After starting seeds indoors, you’ve got to harden off the plants and then replant them outside. Transplanting cucumber seedlings into the ground is pretty easy, as long as you follow a few simple rules.
Rule #1 – Don’t transplant cucumber seedlings without first acclimating them to the outdoors.
Rule #2 – Choose a cool day with a few more cool or cloudy days in the forecast if possible.
Rule #3 – Consider planting a few cucumber seeds directly in the ground as well. It won’t hurt anything to have a fallback plan, just in case.
I spent about an hour transplanting cukes and pickling cukes in my two raised garden beds.
(Granted, I should’ve done this about a week or two ago, but, hockey. My daughter’s travel hockey schedule kept us hopping since the end of February. For that reason, I am SO far behind with my garden! But I am trying to quickly catch up!)
Wherever you are in the growing process, I can assure you it won’t take you as long as it took me to transplant cucumber seedlings outside. (I took lots of photos for the blog post along the way.)
Here are the simplest steps and most helpful tips I can provide!
What is the best cucumber transplant spacing?
Depending on your preferences, you can grow cucumbers in rows or groups. Plant a hill of 3 cucumbers spaced about 18 inches to the next trio. For rows, space cucumber plants apart by 10 to 12 inches. For cucumbers growing up a trellis, you can plant closer together, such as 4 to 5 inches apart.
Why is my cucumber plant dying after transplant?
Several factors may affect the health of a cucumber transplant. Consider whether you’ve sufficiently hardened off the cucumber seedlings before transplant. Also, determine if the cucumbers received too much or too little water. Another potential issue is that cucumbers sometimes don’t fare well if their roots are disturbed too much.
Try to narrow down what’s stressing your cucumber babies and try to remedy the problem.
Transplanting Cucumber Seedlings Outside
Learning how to transplant cucumbers gives you confidence to move the plants from their seed trays or nursery pots to the ground outside.
The best way to transfer cucumber seedlings is actually pretty easy when it comes down to it. Follow these simple steps to replant cucumber seedlings.
- Dig a small hole in the garden where you wish to transplant cucumbers.
- Gently squeeze the egg carton cell, pot, or container to loosen the cucumbers’ soil.
- Remove the cucumber seedlings from their original container.
- Gently separate the cucumber seedlings from each other, if applicable. Hold a small plant in each hand and gently loosen the root systems. Pull apart slowly to separate.
- Place one cucumber seedling inside the hole you made.
- Cover the seedling’s roots and firm the ground around it.
- Water the newly transplanted cucumber seedling to help it acclimate.
- Check daily for water needs and signs of growth or stress.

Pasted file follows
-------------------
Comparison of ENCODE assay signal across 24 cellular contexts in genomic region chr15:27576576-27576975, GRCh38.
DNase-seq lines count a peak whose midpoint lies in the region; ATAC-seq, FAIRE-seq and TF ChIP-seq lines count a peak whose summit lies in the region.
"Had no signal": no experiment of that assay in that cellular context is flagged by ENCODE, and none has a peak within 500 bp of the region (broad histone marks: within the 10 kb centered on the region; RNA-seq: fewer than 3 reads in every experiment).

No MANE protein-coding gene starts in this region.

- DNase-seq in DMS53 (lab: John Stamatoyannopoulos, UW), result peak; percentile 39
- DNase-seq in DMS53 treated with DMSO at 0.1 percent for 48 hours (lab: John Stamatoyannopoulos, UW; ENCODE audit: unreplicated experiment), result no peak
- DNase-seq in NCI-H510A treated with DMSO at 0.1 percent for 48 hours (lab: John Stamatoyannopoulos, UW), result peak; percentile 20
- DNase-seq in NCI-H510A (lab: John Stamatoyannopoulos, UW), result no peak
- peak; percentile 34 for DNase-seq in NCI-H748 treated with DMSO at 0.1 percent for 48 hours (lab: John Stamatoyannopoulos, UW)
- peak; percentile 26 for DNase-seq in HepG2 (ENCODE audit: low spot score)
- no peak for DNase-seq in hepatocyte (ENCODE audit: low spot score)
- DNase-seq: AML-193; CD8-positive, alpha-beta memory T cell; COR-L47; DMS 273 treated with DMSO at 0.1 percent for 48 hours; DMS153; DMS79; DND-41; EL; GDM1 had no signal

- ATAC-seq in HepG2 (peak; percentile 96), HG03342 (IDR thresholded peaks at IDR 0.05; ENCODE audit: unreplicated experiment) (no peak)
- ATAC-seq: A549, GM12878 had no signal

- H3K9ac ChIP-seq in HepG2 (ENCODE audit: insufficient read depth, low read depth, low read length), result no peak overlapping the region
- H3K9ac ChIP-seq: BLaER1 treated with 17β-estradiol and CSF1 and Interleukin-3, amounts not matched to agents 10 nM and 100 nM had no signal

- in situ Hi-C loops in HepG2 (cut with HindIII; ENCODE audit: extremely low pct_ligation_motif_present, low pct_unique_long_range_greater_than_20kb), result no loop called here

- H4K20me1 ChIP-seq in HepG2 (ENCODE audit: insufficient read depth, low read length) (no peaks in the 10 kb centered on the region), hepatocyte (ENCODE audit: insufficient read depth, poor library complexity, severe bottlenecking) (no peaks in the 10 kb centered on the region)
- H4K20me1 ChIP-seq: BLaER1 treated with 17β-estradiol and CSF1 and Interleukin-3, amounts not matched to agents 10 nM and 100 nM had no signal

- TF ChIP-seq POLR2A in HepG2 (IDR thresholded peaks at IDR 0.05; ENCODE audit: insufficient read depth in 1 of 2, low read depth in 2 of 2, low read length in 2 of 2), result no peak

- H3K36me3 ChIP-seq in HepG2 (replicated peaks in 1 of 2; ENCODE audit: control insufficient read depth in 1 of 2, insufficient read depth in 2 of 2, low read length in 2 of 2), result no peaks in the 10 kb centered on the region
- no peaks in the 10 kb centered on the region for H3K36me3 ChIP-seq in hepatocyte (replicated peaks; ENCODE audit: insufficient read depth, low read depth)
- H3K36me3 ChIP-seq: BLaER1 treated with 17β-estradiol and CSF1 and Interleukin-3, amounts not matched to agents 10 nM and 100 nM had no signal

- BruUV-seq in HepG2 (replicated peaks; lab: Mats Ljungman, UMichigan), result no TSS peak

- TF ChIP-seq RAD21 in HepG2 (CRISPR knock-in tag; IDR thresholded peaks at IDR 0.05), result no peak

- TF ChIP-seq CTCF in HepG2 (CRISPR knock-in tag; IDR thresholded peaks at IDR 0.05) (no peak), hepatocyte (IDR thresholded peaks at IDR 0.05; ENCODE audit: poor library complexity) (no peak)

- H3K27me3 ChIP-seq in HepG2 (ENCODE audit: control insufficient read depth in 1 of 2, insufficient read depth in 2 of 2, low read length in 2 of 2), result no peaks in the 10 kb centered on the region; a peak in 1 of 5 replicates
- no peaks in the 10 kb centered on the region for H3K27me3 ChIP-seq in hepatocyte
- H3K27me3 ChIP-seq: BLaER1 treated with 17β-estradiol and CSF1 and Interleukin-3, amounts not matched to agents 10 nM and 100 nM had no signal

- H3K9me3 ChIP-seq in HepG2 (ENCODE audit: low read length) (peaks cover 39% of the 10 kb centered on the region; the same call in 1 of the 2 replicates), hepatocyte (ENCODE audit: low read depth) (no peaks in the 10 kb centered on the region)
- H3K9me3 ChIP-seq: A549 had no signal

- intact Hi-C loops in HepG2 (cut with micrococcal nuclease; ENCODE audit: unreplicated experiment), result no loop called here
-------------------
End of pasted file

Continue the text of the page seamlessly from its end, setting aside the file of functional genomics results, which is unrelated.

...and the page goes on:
Transplanting cucumbers outside is a pretty quick and mindless activity when it comes down to it.
The steps above may make it seem like the process is more involved, but nope.
Dig a hole, plant, and water your cuke seedlings and you should be good to go!
Transplanting Cucumber Plants from the Garden Center
If you plan on transplanting cucumber plants outside after buying them from your favorite garden center, the process is very similar.
You may not need to harden off the plants if the garden center already did it sufficiently for you – score!
In most cases, you won’t have to separate cucumber roots from each other, which is great.
Simply release the young cucumber plants from the packaging or container, dig a small hole, plant, replace the soil, and water.
Don’t forget to label your cucumber plants if you plan on growing different kinds!
Transplanting Cucumbers in Containers
Besides planting directly in the ground, you can also try transplanting cucumbers in containers. Essentially, you can pot up cucumbers from a smaller starter container to a larger, more permanent container.
Growing cucumbers in a container still works great with a trellis of some sort. Once you figure out that piece, you can plan to grow multiple cucumbers in the same 5-gallon container.
For a single cucumber plant, aim to provide at least a 10-inch pot.
Soil in containers may dry out more quickly than soil in raised beds or inground gardens. Check frequently to ensure plants don’t dry out and die.
Planting Cucumber Transplants
Learning how to transplant cucumbers into the garden takes only a few moments. You can probably even do it with your instincts.
Cucumber seedlings transplanting works best on a cooler, cloudy day if possible.
Since you took the time to research this process, I want to give you a little extra value for your garden! No matter if you’re planting homegrown cucumbers or nursery transplants, you can benefit from these tips.
Here are a few final tips to help you have the most successful cucumber garden:
- Be proactive to defeat cucumber beetles. Once you know it’s them, the damage is already done. Act fast against cucumber beetles before they impact your crops!
- Consider companion plants. Plan your garden with cucumber companion plants in mind to make the most of your space.
- Don’t forget the trellis! So many items and structures can work well as a trellis, from deck rails to tomato cages, hardwood dowels, or even the fence around your yard. A sunflower plant also makes a fun cucumber trellis idea!
Do you have any questions on transplanting cucumber seedlings or any other fun tips to share? Feel free to share cucumber gardening stories as well – we always love hearing from you in the comments!